Ridiculous History: Famous Museum Diorama Includes Human Remains

By: Alia Hoyt
The diorama "Lion Attacking a Dromedary" at the Carnegie Museum of Natural History unknowingly featured a human skull. Josh Franzos/Carnegie Museum of Natural History
The diorama "Lion Attacking a Dromedary" at the Carnegie Museum of Natural History unknowingly featured a human skull. Josh Franzos/Carnegie Museum of Natural History

Past visitors to the Carnegie Museum of Natural History's diorama "Lion Attacking a Dromedary" probably marveled at its lifelike depiction of lions attacking a man riding a camel. Little did they know that the animals weren't the only taxidermy pieces featured in the display. In fact, a recent gruesome twist revealed that the terrified man, while mostly artificial, secretly harbored a human skull, right down to his decidedly authentic teeth. But no one knows where the skull came from.

Created in the mid-1800s by French taxidermist and naturalist Edouard Verreaux, the diorama was acquired by Carnegie Museum of Natural History in 1898. It was displayed for many decades before anyone suspected that anything was amiss. "Early 1990s conservation records indicate that conservators suspected the teeth in the human mannequin to be real," explains assistant curator Erin Peters, Ph.D., in an email interview. But there was much more than that in the reality department.


When the diorama was taken off exhibit in 2016 for restoration and research purposes, researchers made the critical discovery of the human skull, thanks to a CT scan. Not surprisingly, they became even more interested in the rest of the construction, which inspired a comprehensive set of X-rays. "We found that each of the animals has a skull along with other bones, and there are no other human remains," she says. The diorama was originally called "Arab Courier Attacked by Lions" but was renamed last year "Lion Attacking a Dromedary," a direct translation of its original French title. It was back on display in late January 2017. 

The Verreaux family (father Jacques, with sons Edouard, Jules and Alexis) famously known for their Parisian taxidermy business, Maison Verreaux, made many trips abroad to acquire tens of thousands of specimens, most of which were sold to museums and private collectors. These items included birds, plants and mammals, as well as the skulls and skeletons of African tribal people, often stolen from cemeteries.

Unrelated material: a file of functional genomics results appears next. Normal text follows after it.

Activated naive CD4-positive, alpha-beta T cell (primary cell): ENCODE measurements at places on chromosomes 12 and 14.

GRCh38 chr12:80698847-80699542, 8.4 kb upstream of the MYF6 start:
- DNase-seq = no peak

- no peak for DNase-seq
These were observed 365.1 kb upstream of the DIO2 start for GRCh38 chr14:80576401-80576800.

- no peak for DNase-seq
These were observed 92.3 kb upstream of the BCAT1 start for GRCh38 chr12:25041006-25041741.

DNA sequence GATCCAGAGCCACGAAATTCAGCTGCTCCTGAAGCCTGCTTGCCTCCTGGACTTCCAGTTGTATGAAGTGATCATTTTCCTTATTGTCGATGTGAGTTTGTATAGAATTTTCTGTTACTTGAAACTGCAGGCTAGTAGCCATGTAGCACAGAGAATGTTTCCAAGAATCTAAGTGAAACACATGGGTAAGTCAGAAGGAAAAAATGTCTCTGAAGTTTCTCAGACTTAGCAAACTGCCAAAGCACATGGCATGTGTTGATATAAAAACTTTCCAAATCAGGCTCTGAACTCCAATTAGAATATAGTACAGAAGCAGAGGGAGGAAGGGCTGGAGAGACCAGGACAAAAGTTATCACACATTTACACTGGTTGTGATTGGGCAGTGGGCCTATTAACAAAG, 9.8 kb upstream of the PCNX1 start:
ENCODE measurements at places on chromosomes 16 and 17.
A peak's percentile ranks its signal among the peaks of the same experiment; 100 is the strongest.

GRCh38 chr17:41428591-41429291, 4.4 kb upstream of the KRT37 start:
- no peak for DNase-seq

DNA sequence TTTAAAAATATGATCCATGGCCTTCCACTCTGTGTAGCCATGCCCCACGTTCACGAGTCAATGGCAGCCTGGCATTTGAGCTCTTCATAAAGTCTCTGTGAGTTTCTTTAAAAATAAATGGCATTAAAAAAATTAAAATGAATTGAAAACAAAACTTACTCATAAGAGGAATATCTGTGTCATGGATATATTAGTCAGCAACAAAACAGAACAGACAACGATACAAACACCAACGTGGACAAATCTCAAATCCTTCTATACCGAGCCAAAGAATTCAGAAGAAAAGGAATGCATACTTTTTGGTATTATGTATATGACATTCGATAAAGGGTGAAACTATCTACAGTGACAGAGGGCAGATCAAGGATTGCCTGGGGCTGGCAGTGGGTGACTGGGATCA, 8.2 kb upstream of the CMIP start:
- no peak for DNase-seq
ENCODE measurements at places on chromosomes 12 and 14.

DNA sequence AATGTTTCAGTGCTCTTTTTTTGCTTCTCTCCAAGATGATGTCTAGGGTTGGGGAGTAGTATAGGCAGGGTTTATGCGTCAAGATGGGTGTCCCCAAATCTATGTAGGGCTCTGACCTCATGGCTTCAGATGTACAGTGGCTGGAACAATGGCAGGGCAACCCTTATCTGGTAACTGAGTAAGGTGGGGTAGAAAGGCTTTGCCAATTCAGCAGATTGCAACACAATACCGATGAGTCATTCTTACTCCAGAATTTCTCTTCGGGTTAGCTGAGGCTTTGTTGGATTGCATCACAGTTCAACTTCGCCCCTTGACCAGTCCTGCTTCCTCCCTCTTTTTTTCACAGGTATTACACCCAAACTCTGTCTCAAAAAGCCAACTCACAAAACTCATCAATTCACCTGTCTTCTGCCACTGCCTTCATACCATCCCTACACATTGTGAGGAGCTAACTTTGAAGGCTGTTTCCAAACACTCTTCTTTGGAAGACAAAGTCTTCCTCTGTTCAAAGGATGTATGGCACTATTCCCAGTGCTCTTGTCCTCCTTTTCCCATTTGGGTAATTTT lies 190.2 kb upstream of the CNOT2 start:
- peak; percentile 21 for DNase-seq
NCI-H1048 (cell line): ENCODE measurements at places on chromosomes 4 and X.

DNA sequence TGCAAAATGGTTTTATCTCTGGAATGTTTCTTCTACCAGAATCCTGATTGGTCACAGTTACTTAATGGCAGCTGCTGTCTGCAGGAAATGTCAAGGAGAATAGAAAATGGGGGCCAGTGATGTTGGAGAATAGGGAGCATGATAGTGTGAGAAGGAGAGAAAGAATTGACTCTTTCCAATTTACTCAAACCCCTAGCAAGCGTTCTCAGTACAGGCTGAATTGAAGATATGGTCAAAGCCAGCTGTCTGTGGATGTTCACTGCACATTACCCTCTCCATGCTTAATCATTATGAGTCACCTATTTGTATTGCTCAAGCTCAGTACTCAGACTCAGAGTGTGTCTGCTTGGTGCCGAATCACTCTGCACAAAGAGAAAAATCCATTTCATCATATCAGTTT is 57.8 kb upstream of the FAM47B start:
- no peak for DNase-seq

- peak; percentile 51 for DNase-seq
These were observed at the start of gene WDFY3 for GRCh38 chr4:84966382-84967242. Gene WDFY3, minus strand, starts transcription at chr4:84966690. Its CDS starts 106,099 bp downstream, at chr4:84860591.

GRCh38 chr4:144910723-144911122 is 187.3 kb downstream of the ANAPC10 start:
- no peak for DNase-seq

The Carnegie exhibit is merely the latest in Verreaux-created incidents, and a drop in the bucket compared to that of "El Negro," an African chief whose body was stolen from his grave mere hours after the brothers attended his funeral. The taxidermists stuffed his body with vegetable fibers and otherwise preserved him, and he went on display about 50 years later in the Darder Museum of Natural History in Banyoles, Spain. He was finally returned to his homeland in 2000 for proper burial, following much pressure on the museum.

Other than seriously questionable acquisition habits, however, there are few other similarities between the Carnegie skull and El Negro. "In the case of the Botswana man, the full human body was prepared as a taxidermic specimen, where our diorama features a skull (with teeth) that was plastered and painted," Peters says, noting that including bones was a common practice in taxidermy at the time to help accurately shape parts of the mount. "In this way, the methods used for the human are more similar to the camel and lions in our diorama than to the Botswana man."

However, experts at the Carnegie museum are stuck between a rock and a hard place. "We do not know how old the skull is or approximately where it came from," Peters says. This makes sending the skull back home virtually impossible, given the limited information.

For the moment, the group is continuing to comb through archival information for further insights. So far, these efforts have produced significant information about the beginnings of this historic piece. Peters says that researchers found a stereoscopic image of the diorama on display in the 1867 Exposition, in French archives. And there were some differences from the diorama that is on display in the Carnegie museum. "The image shows the rider in a significantly different position – he is more upright, and his arm with the blade is held high over his head showing he will stab downward toward the male lion," Peters says.

The Verreaux brothers and their questionable ethical tendencies have also inspired the museum to DNA test the now-extinct Barbary lions featured in the diorama, just to make sure they're legit. If they aren't? Well, that'll be something to roar about.